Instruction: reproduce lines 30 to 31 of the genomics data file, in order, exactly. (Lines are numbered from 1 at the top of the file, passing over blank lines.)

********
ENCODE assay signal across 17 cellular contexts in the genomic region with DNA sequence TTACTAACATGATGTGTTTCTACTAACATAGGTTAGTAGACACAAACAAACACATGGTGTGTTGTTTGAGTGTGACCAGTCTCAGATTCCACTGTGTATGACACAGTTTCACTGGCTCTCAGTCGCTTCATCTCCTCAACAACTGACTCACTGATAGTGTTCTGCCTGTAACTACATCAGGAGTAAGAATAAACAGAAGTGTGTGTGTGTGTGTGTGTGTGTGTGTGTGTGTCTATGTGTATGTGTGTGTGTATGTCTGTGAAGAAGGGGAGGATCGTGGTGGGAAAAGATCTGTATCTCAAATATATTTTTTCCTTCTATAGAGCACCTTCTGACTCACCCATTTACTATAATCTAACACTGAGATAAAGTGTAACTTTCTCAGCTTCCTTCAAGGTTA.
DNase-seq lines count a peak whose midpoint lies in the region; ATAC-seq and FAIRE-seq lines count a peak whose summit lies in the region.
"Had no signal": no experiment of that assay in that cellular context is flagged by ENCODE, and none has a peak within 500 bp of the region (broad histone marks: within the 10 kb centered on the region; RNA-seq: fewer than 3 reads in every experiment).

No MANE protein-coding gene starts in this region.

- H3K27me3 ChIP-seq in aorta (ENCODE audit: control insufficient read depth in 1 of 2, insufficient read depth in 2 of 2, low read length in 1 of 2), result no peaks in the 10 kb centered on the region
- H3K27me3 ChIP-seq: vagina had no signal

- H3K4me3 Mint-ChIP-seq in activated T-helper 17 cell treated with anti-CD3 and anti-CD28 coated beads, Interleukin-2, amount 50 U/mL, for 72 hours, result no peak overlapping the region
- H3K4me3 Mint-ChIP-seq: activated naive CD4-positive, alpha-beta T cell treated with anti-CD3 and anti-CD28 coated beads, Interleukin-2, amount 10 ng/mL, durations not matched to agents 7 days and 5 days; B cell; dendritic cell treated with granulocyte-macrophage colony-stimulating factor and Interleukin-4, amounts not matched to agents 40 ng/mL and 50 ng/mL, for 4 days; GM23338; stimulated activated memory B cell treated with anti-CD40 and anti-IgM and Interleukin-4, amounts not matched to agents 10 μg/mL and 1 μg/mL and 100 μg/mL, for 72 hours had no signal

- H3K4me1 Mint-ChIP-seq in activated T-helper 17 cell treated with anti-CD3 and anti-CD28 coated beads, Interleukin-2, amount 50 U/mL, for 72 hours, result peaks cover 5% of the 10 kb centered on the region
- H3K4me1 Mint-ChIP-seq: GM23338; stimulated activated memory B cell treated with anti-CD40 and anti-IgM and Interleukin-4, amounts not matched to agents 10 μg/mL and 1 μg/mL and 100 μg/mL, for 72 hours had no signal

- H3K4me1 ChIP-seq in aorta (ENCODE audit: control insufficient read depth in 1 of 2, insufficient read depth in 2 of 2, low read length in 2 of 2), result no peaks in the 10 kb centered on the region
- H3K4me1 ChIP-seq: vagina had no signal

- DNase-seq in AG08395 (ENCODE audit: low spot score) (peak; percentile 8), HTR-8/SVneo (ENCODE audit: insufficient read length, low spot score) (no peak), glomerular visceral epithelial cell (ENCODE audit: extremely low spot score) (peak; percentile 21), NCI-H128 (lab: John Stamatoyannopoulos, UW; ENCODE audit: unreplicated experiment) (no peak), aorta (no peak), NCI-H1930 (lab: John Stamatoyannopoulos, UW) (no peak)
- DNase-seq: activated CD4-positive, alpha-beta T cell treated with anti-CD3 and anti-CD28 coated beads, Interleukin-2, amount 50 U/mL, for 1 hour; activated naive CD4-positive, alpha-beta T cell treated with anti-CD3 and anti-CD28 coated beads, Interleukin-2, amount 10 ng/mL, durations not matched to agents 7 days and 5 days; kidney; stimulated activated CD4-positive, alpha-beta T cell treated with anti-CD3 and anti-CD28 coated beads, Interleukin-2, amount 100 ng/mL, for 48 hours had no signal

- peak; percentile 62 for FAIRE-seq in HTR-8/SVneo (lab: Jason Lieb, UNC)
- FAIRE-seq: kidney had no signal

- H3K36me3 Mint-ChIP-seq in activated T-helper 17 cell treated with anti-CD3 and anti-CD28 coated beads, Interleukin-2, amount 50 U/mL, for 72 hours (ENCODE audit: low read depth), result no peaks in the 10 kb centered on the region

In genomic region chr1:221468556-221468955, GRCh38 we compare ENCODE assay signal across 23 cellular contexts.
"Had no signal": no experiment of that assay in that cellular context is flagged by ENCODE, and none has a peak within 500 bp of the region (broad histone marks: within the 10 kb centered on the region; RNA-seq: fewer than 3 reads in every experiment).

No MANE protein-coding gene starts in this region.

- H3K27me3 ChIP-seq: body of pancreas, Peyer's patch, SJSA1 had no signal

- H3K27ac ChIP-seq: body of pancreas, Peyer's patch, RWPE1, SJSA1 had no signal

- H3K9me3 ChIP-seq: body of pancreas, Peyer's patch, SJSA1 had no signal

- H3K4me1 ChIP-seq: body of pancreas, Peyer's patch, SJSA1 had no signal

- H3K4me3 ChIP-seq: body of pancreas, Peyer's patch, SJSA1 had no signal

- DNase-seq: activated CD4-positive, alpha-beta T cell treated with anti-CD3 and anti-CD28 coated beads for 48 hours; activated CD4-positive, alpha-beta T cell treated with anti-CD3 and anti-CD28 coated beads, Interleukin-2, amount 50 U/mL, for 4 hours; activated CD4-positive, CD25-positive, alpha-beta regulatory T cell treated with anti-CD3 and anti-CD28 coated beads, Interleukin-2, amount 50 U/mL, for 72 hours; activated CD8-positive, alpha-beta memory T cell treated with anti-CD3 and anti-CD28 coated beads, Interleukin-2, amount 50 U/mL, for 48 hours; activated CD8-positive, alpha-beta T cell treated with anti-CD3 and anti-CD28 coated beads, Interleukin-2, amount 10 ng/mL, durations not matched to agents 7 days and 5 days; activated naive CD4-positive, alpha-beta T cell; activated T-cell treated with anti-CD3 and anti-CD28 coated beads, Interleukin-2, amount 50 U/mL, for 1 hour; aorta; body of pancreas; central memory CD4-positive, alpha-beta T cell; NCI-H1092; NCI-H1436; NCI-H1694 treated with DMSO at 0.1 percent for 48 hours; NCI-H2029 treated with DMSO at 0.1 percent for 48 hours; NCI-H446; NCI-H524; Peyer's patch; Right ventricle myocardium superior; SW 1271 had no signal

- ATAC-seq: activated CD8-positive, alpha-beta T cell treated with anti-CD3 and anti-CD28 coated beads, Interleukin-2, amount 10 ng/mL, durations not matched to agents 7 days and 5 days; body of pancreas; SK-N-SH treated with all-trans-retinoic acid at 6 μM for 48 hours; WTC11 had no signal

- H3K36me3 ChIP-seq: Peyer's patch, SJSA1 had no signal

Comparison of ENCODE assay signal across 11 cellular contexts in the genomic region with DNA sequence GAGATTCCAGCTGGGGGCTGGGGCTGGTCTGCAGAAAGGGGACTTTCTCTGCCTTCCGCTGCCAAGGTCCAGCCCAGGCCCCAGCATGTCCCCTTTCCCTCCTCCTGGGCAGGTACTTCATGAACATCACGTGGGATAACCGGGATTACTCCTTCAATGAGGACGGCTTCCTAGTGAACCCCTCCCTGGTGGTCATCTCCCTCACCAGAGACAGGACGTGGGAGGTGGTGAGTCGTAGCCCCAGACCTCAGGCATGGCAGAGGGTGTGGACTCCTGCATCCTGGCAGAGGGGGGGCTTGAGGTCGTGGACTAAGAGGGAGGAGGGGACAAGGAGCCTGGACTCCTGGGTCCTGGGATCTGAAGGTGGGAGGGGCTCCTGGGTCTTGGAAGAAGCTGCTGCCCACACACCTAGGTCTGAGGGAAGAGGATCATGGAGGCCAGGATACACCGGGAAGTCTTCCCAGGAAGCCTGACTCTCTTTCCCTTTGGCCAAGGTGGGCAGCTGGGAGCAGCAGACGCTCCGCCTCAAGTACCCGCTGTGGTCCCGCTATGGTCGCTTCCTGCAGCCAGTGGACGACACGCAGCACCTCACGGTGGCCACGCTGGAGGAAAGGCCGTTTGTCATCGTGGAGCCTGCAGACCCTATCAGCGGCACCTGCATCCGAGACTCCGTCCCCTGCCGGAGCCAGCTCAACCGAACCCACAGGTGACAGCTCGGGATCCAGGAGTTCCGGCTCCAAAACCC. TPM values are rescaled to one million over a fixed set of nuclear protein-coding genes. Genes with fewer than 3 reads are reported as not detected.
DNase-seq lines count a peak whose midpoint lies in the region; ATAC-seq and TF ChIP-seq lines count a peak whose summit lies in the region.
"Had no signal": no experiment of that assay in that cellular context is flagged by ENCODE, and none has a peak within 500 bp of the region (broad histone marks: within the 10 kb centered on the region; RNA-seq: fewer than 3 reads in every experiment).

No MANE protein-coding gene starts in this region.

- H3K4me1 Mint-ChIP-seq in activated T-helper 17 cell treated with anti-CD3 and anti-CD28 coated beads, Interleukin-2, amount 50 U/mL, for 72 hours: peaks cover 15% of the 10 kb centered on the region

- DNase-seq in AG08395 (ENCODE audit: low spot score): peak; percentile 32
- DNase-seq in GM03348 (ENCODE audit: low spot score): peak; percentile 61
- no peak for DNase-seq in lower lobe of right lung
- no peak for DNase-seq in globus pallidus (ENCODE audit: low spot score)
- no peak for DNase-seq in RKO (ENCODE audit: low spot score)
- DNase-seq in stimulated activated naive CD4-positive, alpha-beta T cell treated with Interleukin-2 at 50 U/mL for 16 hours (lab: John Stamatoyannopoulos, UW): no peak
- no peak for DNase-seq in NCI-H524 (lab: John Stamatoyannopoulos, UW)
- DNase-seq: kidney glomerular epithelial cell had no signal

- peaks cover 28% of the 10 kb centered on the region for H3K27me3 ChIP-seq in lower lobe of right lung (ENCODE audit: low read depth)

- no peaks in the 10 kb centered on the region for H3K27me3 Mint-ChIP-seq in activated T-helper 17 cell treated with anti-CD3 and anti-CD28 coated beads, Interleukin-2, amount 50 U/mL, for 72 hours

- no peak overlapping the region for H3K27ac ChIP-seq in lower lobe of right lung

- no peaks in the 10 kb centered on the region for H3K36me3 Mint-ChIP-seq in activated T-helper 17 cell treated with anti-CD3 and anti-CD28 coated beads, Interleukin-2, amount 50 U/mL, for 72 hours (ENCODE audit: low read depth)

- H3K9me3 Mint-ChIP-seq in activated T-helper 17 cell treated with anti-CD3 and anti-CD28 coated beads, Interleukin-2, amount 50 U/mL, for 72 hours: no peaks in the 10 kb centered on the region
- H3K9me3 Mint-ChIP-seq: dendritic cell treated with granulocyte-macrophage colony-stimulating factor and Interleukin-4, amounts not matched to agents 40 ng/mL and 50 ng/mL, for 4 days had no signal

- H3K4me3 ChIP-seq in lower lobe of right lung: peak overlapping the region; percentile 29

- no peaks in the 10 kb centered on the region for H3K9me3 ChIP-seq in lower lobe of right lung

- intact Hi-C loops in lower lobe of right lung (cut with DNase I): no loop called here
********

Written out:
DNase-seq lines count a peak whose midpoint lies in the region; ATAC-seq and TF ChIP-seq lines count a peak whose summit lies in the region.
"Had no signal": no experiment of that assay in that cellular context is flagged by ENCODE, and none has a peak within 500 bp of the region (broad histone marks: within the 10 kb centered on the region; RNA-seq: fewer than 3 reads in every experiment).